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I'm looking to implement a constant, unordered, unweighted, sparse graph (ie. edges do not move). However, I will be doing lots of vertex swap operations, whereby the ordering of the vertices change.

Eg, one way is to use a vector of unordered_sets + the adjacency list structure:

0: 1 2 3
1: 0 2
2: 0 1
3: 0

swap 0 and 3:

0: 3
1: 3 2
2: 3 1
3: 1 2 0

What is the best implementation in C++?

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closed as not constructive by djechlin, H2CO3, Randy, Lion, OmnipotentEntity Oct 22 '12 at 18:47

As it currently stands, this question is not a good fit for our Q&A format. We expect answers to be supported by facts, references, or expertise, but this question will likely solicit debate, arguments, polling, or extended discussion. If you feel that this question can be improved and possibly reopened, visit the help center for guidance.If this question can be reworded to fit the rules in the help center, please edit the question.

Maybe a graph? :P – user529758 Oct 22 '12 at 18:12
Another factor will be how sparse the graph is expected to be. – bames53 Oct 22 '12 at 18:13
Please start by learning a bit on programmatic representations of graphs then Google up how to do it in C++. Your question is specific enough to qualify as a good question IMO however this information is not at all obscure to learn on your own. – djechlin Oct 22 '12 at 18:17
Sorry I forgot to mention that the graph is sparse. – proteneer Oct 22 '12 at 18:20

Look into Boost Graph Library. It will probably work for your needs, but if it doesn't, it's documentation may be a good starting point to learn about the subject, before you start trying to roll your own.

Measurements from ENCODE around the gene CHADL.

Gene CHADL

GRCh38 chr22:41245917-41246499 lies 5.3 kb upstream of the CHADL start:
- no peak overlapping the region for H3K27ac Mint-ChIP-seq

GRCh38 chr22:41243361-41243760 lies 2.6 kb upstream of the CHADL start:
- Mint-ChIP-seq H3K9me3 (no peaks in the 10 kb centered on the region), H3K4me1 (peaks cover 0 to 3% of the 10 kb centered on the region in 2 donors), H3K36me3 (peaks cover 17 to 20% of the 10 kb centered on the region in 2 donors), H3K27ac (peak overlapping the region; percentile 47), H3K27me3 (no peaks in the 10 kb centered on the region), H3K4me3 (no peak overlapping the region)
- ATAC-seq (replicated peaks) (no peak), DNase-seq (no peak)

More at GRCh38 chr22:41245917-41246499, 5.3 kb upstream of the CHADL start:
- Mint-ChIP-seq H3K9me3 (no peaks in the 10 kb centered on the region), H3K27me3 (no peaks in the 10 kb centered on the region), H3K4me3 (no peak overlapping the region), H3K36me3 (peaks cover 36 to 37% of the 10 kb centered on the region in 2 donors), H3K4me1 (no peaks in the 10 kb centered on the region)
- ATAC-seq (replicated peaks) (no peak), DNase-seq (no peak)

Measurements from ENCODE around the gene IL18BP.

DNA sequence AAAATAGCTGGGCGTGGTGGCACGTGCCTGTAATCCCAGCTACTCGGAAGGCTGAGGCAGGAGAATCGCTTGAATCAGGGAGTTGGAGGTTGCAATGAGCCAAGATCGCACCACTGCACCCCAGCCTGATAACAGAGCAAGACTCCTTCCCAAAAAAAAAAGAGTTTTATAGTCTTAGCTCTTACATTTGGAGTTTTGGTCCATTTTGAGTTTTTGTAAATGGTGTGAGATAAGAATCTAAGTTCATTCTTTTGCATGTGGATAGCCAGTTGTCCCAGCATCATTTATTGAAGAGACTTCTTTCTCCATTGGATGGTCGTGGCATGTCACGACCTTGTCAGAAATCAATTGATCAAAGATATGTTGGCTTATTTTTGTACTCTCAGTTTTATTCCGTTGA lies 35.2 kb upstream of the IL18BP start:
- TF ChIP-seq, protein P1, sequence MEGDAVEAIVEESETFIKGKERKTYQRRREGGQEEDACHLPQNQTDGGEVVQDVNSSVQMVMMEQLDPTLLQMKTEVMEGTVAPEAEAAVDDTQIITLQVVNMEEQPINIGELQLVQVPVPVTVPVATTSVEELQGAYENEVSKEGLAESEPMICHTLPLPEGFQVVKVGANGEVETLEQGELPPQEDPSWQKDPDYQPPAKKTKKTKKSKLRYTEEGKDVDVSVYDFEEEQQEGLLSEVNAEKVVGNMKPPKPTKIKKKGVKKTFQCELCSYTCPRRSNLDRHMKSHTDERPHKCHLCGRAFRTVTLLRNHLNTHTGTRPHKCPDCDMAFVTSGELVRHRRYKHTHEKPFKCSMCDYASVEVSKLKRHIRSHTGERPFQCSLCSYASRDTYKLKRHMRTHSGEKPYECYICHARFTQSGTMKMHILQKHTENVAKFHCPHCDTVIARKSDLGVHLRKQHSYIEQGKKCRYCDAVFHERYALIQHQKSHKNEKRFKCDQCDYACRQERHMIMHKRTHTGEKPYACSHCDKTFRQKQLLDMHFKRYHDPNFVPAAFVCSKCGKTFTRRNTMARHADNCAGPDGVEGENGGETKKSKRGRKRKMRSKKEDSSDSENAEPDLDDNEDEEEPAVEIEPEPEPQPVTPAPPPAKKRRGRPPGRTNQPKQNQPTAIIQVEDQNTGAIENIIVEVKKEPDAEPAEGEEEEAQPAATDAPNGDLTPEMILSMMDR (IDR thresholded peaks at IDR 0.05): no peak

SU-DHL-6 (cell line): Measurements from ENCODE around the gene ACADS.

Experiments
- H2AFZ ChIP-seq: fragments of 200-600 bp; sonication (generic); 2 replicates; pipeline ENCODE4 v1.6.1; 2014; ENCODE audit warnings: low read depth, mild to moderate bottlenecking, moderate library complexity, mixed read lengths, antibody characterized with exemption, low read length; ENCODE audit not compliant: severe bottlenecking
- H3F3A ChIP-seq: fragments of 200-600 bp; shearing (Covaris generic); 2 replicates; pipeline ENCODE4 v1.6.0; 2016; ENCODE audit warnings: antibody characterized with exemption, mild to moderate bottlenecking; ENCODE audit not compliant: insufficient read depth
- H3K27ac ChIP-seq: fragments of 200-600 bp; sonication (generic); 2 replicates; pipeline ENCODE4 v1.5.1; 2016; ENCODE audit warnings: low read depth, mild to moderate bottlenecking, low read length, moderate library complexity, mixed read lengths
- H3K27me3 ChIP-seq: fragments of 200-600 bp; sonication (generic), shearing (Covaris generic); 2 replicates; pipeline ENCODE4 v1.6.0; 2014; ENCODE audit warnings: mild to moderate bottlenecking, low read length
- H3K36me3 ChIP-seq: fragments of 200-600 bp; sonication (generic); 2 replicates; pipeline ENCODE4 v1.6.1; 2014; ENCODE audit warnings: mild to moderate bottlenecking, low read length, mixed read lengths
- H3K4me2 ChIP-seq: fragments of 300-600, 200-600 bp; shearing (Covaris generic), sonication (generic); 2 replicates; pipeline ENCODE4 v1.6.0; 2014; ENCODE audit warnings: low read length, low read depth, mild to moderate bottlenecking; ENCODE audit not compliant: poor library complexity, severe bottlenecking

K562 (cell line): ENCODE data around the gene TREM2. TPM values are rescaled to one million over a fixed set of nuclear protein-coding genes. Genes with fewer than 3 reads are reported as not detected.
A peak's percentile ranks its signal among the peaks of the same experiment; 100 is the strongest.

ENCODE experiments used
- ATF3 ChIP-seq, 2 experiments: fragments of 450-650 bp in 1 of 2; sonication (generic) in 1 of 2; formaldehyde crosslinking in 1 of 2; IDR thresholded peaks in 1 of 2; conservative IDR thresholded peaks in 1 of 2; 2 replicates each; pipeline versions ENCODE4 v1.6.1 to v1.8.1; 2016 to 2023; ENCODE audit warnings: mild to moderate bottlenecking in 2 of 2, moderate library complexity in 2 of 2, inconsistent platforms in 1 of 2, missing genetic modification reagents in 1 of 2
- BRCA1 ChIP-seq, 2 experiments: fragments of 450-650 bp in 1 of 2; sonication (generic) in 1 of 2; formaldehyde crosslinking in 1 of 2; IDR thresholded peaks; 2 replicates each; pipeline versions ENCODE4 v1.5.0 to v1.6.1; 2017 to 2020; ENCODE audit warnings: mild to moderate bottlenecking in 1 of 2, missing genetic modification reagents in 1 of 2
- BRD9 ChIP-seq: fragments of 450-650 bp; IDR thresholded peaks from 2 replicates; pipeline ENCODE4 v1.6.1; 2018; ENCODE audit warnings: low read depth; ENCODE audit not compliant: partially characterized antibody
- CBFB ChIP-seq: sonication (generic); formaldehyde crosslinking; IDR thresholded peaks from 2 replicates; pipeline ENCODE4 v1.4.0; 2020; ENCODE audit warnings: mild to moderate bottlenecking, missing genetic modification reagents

Edit: If you're expecting to work with sparse graphs, the adjacency list version is probably the implementation you want to look into first. Note that you can tweak the performance characteristics of a boost adjacency_list graph by changing the underlying data structures used to implement it (via template argument).

Edit: In regards to the vertex swapping you're describing, probably the easiest way to do this is to set up a vertex type where the vertex can remain in place, but its properties can easily be swapped with another. The Bundled Properties mechanism is one way to implement this.

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boost::graph perhaps.

It has several implementations, and you can specify multiple parameters per vertex. Further investigation is left as an exercise for the student.

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I think using boost may perhaps be overkill, and AFAIK it doesn't (easily) support a swap pattern – proteneer Oct 22 '12 at 18:24
not at all, boos::graph is an excellent solution, there is a lot of vertex manipulation available in the library, so i think you'll be surprised once you get up to speed with it. – gbjbaanb Oct 23 '12 at 10:27

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